campaigns and in the absence of activism when it comes to coverage
about and support for the Christian victims of Islamist violence.

The cultural and intellectual currents, as well as official policies,
that have aimed to expunge religion, in general, and Christianity, in
particular, from the American public sphere have been corrosive for
any commitment to respect for faith and, especially, for assigning
value to the survival of Christianity in human civilization. Signs of
America’s emerging a-religious culture has also been instrumental in
explaining public misperceptions about the Middle East as home only to
Muslims and Jews, thereby rendering reporting on Christians in the
Middle East largely incomprehensible or meaningless. In a word, the
cumulative social and cultural changes attendant to the specific
drivers and modes of secularization in America go a long way to
explaining the reasons for American public apathy towards the
annihilation of the Mideast’s Christians. Indeed, the knowledge,
principles, and the very language-“Christian duty,” for example-that
produced widespread outrage and drove humanitarian relief in response
to genocide against Christians a century earlier have no place in
today’s public dialogue, and for some, are viewed as vestiges of an
exclusivist American identity that must be terminated.

The domestic politics of faith and US foreign policy concerns
regarding religion have contributed to a worrying cynicism in how
Washington policymakers engage on the issue of the Middle East’s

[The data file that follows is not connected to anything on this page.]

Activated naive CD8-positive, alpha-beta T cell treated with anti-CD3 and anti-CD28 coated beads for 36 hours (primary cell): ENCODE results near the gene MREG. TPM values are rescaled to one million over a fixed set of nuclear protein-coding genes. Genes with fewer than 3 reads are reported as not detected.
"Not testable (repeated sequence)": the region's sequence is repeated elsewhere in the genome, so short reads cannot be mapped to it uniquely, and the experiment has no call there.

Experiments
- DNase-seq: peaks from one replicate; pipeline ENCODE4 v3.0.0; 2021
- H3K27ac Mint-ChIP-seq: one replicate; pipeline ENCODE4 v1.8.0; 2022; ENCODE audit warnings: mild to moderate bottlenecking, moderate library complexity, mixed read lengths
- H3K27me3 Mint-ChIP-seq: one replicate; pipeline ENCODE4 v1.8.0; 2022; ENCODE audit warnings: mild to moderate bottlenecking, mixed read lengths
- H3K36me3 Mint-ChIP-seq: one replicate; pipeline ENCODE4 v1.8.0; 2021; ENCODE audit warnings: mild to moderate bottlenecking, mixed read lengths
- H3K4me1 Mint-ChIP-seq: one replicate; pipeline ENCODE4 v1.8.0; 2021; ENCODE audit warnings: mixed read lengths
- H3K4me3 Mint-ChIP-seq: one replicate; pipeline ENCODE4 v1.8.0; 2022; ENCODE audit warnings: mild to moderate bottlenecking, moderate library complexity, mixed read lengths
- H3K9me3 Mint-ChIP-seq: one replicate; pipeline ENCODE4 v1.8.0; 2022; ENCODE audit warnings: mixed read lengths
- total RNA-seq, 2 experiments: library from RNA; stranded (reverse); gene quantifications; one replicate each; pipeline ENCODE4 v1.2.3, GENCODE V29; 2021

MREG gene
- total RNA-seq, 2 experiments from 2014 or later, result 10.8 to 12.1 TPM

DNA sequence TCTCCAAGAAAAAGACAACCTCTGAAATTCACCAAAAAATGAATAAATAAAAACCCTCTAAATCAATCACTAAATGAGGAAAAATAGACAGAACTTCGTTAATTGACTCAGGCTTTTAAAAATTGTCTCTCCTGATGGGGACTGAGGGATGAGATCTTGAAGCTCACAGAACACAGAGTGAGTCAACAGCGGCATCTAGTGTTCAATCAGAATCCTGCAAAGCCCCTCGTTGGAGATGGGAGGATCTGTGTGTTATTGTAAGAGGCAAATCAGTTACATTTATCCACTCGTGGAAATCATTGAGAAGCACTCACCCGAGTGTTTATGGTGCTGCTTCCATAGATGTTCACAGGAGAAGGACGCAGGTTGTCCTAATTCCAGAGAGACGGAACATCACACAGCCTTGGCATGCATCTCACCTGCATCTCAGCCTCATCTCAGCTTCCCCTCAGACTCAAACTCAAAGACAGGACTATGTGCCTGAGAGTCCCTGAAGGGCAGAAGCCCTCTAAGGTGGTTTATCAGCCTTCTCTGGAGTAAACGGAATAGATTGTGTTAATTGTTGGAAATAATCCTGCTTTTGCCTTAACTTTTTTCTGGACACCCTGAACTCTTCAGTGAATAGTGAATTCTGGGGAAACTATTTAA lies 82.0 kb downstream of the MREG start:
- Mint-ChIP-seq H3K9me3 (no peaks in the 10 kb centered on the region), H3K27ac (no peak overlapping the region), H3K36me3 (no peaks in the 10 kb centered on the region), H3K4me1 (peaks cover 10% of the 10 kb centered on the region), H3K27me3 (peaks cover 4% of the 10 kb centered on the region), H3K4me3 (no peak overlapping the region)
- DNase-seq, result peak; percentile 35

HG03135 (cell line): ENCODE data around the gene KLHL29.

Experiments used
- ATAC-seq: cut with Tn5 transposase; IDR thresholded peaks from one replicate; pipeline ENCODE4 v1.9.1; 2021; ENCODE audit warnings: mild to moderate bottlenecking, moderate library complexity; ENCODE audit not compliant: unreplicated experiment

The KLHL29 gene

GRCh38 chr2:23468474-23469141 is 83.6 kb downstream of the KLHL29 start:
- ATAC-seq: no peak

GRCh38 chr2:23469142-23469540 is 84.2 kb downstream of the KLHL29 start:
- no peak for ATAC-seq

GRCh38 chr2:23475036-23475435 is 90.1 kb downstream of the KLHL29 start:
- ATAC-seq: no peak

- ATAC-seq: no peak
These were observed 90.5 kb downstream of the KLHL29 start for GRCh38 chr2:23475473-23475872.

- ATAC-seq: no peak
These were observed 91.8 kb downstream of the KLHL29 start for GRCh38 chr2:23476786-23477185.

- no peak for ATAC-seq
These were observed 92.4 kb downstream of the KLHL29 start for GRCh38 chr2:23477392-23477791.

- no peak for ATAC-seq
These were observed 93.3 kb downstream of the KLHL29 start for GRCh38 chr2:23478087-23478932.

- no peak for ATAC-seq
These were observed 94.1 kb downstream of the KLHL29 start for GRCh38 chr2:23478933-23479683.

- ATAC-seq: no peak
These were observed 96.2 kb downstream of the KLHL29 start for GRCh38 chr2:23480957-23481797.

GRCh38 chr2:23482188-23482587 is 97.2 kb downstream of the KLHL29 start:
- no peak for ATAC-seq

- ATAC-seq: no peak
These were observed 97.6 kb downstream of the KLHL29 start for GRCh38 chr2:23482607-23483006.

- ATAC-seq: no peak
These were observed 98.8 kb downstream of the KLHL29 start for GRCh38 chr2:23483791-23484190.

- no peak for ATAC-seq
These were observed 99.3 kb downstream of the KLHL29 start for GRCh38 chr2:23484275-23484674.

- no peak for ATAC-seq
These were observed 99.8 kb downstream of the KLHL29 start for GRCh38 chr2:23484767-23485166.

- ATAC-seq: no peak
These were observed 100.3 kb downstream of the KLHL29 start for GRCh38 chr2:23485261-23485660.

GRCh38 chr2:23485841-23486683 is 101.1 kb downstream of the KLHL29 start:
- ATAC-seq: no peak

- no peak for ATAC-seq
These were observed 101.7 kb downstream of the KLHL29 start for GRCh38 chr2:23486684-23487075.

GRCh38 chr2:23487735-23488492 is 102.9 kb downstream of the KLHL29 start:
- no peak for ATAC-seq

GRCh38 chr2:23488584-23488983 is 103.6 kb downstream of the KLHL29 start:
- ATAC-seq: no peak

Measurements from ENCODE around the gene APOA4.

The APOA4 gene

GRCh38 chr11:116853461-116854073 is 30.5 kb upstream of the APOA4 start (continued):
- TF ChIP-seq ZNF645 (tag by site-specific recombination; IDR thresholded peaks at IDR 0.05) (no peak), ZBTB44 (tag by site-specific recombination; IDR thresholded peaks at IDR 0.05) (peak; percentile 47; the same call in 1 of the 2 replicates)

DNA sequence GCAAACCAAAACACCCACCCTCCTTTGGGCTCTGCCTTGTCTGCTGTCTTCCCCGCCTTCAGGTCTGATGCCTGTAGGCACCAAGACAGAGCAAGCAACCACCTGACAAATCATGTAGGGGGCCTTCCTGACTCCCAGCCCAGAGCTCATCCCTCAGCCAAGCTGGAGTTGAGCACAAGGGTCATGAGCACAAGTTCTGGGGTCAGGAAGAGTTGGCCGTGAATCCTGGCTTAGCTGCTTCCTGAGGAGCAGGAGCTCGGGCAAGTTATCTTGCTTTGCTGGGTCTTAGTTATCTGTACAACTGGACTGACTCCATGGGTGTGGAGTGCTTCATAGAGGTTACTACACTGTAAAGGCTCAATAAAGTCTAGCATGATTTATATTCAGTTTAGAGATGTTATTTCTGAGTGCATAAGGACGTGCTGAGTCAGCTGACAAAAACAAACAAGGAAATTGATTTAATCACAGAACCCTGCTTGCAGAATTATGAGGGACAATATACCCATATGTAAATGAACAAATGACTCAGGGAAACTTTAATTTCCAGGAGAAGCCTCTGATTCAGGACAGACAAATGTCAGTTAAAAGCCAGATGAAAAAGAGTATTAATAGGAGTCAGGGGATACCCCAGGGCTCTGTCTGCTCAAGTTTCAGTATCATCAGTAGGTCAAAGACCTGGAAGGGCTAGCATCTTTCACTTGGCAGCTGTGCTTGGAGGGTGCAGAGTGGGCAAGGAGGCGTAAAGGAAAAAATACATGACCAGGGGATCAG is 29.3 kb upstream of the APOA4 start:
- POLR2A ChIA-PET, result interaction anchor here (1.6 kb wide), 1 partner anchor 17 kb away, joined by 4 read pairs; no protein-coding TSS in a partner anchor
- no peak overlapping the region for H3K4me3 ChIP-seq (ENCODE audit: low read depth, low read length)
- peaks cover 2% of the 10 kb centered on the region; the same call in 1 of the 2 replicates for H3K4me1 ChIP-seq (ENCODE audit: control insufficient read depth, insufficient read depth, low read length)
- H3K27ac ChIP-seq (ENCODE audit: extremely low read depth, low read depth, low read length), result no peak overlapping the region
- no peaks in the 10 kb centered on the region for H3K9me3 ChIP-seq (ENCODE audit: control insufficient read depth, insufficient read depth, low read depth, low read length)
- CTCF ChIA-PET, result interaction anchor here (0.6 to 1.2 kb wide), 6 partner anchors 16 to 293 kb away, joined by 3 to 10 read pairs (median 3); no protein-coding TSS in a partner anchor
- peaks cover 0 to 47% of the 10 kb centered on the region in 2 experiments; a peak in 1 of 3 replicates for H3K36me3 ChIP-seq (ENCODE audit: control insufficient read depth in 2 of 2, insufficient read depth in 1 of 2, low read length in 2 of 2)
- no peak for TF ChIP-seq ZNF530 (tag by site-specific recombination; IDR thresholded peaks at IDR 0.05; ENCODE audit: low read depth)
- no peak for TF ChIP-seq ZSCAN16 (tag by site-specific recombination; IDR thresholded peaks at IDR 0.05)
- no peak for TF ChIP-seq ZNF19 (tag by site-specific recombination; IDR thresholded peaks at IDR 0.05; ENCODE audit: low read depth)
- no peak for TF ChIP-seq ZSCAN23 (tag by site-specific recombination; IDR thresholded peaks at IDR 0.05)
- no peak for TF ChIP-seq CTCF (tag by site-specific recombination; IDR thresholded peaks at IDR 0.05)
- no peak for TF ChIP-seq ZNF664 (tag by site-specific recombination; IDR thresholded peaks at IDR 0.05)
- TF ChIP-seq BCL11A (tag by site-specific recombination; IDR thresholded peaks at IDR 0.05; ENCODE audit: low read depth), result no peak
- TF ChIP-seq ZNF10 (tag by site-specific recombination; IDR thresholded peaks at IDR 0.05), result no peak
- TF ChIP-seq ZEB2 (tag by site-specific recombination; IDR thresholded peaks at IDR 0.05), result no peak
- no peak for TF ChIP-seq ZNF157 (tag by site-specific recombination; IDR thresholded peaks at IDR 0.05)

disappearing Christians. This past August, President Obama introduced
the Yezidis-a group unknown to Americans, indistinguishable victims,
free from any association with Christianity-to justify limited
military action against the Islamic State. Given current American
political sensitivities towards Islam and social changes generating
ambivalence and hostility towards Christianity, the President (much as
with his predecessor) made no clarion call for action to protect
today’s Middle East Christians-a group whose experiences in the
Ottoman Empire were marked by the same options-pay a poll tax,
convert, flee, or be killed-that face the Yazidis and the Christians
suffering in the ISIS footprint.

This year, 2015, will be a year of centennial remembrance and
commemoration of the Christian-the Armenian, Assyrian, and
Greek-genocide. It will also be a year of genocide denial, already
planned and launched by the Turkish state, as well as by Turkey’s
apologists in the US government, American media, and academia. In
recognition of this tragic centennial, as well as the unfolding
genocide in the Middle East in our time, this blog will return to
these issues in several postings throughout 2015.

Dr. Alexandros K. Kyrou is Professor of History at Salem State
University, where he teaches on the Balkans, Byzantium, and the
Ottoman Empire.

By Dr. Alexandros K. Kyrou